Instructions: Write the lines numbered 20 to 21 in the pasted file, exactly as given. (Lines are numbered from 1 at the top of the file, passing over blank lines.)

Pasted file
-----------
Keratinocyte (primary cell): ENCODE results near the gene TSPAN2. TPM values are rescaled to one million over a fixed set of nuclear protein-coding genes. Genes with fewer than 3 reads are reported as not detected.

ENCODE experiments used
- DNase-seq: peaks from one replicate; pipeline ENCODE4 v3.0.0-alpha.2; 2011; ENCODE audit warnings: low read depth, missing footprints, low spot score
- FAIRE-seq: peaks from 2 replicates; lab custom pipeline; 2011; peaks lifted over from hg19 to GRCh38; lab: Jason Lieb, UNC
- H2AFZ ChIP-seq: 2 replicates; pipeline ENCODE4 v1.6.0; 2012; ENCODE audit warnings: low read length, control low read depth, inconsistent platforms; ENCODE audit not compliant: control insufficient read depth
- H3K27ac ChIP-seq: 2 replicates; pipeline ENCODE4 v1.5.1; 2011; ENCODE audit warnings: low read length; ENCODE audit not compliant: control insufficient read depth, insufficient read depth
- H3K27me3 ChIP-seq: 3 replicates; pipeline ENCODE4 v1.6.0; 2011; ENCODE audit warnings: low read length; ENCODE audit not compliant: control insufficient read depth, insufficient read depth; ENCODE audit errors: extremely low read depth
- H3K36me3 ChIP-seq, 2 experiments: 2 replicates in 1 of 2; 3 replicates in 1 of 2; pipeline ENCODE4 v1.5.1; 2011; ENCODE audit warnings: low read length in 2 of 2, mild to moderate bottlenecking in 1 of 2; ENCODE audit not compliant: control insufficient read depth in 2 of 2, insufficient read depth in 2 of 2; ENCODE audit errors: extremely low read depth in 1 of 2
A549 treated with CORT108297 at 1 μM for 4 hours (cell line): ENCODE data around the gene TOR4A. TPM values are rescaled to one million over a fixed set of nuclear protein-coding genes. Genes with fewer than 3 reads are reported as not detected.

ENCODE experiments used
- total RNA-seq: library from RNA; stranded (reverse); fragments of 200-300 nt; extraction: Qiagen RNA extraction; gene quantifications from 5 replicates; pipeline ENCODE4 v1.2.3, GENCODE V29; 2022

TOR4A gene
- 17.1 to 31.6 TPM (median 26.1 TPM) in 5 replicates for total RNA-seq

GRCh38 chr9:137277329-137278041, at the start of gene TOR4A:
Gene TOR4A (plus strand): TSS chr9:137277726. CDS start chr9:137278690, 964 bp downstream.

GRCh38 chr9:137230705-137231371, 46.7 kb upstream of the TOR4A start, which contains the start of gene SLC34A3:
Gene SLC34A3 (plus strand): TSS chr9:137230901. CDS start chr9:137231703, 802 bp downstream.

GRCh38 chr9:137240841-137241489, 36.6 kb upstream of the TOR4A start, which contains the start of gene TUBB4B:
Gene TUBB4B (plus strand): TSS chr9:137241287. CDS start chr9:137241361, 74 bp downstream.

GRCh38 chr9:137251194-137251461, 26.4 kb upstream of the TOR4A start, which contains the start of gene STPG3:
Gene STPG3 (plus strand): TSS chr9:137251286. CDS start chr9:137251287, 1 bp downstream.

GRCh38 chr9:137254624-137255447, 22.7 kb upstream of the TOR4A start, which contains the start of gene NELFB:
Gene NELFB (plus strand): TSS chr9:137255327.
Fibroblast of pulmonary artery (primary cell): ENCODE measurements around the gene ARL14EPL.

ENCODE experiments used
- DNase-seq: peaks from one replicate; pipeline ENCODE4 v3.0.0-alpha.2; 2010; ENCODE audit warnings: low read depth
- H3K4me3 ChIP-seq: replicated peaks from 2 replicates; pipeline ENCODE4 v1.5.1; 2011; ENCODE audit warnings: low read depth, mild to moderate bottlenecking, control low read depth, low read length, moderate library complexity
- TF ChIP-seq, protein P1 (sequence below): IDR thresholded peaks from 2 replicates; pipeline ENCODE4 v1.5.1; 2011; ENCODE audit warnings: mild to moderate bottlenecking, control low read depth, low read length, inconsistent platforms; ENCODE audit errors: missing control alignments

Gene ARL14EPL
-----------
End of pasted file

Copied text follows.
GRCh38 chr9:137251194-137251461, 26.4 kb upstream of the TOR4A start, which contains the start of gene STPG3:
Gene STPG3 (plus strand): TSS chr9:137251286. CDS start chr9:137251287, 1 bp downstream.